During the last glacial period, and up until about 9000 years ago, most of Ireland was covered with ice, most of the time. Sea levels were lower and Ireland, like Great Britain, formed part of continental Europe. By 12,000 BC, rising sea levels due to ice melting caused Ireland to become separated from Great Britain. Later, around 5600 BC, Great Britain itself became separated from continental Europe. The earliest evidence of human presence in Ireland is dated at 10,500 BC. Until recently the earliest evidence of humans in Ireland were Mesolithic people who arrived by boat from Britain between 8000 BC and 7000 BC.

From about 4500 BC , Neolithic settlers arrived introducing cereal cultivars, a housing culture (similar to those of the same period in Scotland) and stone monuments. A more advanced agriculture was to develop. At the Céide Fields, preserved beneath a blanket of peat in present-day County Mayo, is an extensive field system, arguably the oldest in the world,[15] dating from not long after this period. Consisting of small divisions separated by dry-stone walls, the fields were farmed for several centuries between 3500 BC and 3000 BC. Wheat and barley were the principal crops imported from the Iberian Peninsula.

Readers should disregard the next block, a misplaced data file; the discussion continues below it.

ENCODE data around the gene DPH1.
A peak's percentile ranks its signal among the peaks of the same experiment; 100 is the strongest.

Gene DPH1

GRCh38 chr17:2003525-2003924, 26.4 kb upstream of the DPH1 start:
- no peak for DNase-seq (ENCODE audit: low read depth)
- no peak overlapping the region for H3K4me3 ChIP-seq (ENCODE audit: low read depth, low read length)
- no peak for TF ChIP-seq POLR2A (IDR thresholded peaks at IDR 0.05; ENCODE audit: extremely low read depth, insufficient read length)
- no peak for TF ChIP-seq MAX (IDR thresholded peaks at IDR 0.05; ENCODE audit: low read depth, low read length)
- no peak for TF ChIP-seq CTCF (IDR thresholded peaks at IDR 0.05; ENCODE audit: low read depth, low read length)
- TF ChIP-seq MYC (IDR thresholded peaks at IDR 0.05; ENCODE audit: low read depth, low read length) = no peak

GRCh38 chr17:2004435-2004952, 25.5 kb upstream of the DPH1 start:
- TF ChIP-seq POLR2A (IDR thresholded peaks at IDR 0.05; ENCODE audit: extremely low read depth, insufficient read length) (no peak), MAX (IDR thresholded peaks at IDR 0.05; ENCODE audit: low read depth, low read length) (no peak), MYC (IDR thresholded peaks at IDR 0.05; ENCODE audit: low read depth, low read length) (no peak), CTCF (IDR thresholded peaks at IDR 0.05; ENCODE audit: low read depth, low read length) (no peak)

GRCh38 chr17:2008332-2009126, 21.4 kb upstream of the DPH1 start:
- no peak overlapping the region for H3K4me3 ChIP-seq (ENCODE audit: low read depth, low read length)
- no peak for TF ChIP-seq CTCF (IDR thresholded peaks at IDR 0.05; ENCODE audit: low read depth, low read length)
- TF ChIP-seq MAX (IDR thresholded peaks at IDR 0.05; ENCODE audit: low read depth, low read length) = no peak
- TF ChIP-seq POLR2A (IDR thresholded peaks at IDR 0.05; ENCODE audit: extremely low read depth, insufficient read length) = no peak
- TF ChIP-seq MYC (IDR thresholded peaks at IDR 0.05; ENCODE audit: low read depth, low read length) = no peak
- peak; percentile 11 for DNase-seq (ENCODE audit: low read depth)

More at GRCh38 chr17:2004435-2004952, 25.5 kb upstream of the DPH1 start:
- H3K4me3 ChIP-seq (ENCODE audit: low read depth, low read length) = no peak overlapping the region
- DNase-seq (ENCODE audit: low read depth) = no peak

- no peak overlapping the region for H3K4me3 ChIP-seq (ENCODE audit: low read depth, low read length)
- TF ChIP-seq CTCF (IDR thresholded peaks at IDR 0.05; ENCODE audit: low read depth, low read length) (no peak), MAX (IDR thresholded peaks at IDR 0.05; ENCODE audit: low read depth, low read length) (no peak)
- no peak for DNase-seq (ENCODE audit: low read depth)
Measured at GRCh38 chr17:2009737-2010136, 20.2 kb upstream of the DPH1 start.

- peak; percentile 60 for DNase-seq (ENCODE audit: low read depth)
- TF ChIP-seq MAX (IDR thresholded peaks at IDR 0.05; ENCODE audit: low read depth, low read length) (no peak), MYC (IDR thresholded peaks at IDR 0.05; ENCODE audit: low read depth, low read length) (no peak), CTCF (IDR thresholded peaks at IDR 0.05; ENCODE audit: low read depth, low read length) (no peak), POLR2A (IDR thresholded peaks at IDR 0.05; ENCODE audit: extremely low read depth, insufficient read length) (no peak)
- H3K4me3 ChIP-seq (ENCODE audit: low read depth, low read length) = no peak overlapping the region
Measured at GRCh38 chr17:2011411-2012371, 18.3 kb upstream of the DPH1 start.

The Bronze Age – defined by the use of metal – began around 2500 BC, with technology changing people’s everyday lives during this period through innovations such as the wheel, harnessing oxen, weaving textiles, brewing alcohol, and skilful metalworking, which produced new weapons and tools, along with fine gold decoration and jewellery, such as brooches and torcs. According to John T. Koch and others, Ireland in the Late Bronze Age was part of a maritime trading-networked culture called the Atlantic Bronze Age that also included Britain, western France and Iberia, and that this is where Celtic languages developed. This contrasts with the traditional view that their origin lies in mainland Europe with the Hallstatt culture.